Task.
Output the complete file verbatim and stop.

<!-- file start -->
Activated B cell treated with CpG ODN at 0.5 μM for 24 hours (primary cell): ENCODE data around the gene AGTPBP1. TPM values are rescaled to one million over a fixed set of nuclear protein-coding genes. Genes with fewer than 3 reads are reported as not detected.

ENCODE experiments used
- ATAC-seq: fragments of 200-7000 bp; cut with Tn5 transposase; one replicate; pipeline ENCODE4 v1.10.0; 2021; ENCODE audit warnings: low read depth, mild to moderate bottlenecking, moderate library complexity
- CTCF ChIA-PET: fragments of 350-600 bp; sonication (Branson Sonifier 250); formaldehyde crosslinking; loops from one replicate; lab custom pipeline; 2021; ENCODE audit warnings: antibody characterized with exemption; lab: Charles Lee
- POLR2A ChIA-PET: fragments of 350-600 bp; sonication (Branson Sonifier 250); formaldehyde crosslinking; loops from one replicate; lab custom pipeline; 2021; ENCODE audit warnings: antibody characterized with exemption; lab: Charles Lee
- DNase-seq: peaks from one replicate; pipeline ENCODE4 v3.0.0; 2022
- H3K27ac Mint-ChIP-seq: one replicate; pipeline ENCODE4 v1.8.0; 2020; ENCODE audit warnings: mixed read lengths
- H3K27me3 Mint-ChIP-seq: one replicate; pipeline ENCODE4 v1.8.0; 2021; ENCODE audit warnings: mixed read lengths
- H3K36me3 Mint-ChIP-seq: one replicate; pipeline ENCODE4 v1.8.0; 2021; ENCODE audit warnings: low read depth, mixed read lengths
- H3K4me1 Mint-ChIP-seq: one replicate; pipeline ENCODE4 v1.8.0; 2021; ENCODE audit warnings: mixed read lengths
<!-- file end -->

Activated B cell treated with CpG ODN at 0.5 μM for 24 hours (primary cell): ENCODE data around the gene AGTPBP1. TPM values are rescaled to one million over a fixed set of nuclear protein-coding genes. Genes with fewer than 3 reads are reported as not detected.

ENCODE experiments used
- ATAC-seq: fragments of 200-7000 bp; cut with Tn5 transposase; one replicate; pipeline ENCODE4 v1.10.0; 2021; ENCODE audit warnings: low read depth, mild to moderate bottlenecking, moderate library complexity
- CTCF ChIA-PET: fragments of 350-600 bp; sonication (Branson Sonifier 250); formaldehyde crosslinking; loops from one replicate; lab custom pipeline; 2021; ENCODE audit warnings: antibody characterized with exemption; lab: Charles Lee
- POLR2A ChIA-PET: fragments of 350-600 bp; sonication (Branson Sonifier 250); formaldehyde crosslinking; loops from one replicate; lab custom pipeline; 2021; ENCODE audit warnings: antibody characterized with exemption; lab: Charles Lee
- DNase-seq: peaks from one replicate; pipeline ENCODE4 v3.0.0; 2022
- H3K27ac Mint-ChIP-seq: one replicate; pipeline ENCODE4 v1.8.0; 2020; ENCODE audit warnings: mixed read lengths
- H3K27me3 Mint-ChIP-seq: one replicate; pipeline ENCODE4 v1.8.0; 2021; ENCODE audit warnings: mixed read lengths
- H3K36me3 Mint-ChIP-seq: one replicate; pipeline ENCODE4 v1.8.0; 2021; ENCODE audit warnings: low read depth, mixed read lengths
- H3K4me1 Mint-ChIP-seq: one replicate; pipeline ENCODE4 v1.8.0; 2021; ENCODE audit warnings: mixed read lengths